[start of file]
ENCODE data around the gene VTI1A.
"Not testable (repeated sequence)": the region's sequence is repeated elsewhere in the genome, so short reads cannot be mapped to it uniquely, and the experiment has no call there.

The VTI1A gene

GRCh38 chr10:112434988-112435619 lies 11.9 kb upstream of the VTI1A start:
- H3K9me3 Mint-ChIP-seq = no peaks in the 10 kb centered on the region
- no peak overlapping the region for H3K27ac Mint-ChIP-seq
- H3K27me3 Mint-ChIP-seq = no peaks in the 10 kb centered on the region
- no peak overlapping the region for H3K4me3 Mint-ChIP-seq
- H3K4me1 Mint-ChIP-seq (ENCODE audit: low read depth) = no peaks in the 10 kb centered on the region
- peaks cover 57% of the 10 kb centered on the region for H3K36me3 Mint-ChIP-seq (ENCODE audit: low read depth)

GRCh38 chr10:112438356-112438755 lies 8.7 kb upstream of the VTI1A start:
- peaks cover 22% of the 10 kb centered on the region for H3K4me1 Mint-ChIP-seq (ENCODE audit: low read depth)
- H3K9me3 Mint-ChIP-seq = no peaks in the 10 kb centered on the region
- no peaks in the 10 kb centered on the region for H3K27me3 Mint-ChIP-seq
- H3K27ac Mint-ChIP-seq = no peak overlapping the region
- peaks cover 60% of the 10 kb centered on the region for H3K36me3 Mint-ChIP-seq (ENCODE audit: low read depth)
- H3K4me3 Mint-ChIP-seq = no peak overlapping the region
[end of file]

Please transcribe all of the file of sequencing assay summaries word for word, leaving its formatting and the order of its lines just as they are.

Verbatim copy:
ENCODE data around the gene VTI1A.
"Not testable (repeated sequence)": the region's sequence is repeated elsewhere in the genome, so short reads cannot be mapped to it uniquely, and the experiment has no call there.

The VTI1A gene

GRCh38 chr10:112434988-112435619 lies 11.9 kb upstream of the VTI1A start:
- H3K9me3 Mint-ChIP-seq = no peaks in the 10 kb centered on the region
- no peak overlapping the region for H3K27ac Mint-ChIP-seq
- H3K27me3 Mint-ChIP-seq = no peaks in the 10 kb centered on the region
- no peak overlapping the region for H3K4me3 Mint-ChIP-seq
- H3K4me1 Mint-ChIP-seq (ENCODE audit: low read depth) = no peaks in the 10 kb centered on the region
- peaks cover 57% of the 10 kb centered on the region for H3K36me3 Mint-ChIP-seq (ENCODE audit: low read depth)

GRCh38 chr10:112438356-112438755 lies 8.7 kb upstream of the VTI1A start:
- peaks cover 22% of the 10 kb centered on the region for H3K4me1 Mint-ChIP-seq (ENCODE audit: low read depth)
- H3K9me3 Mint-ChIP-seq = no peaks in the 10 kb centered on the region
- no peaks in the 10 kb centered on the region for H3K27me3 Mint-ChIP-seq
- H3K27ac Mint-ChIP-seq = no peak overlapping the region
- peaks cover 60% of the 10 kb centered on the region for H3K36me3 Mint-ChIP-seq (ENCODE audit: low read depth)
- H3K4me3 Mint-ChIP-seq = no peak overlapping the region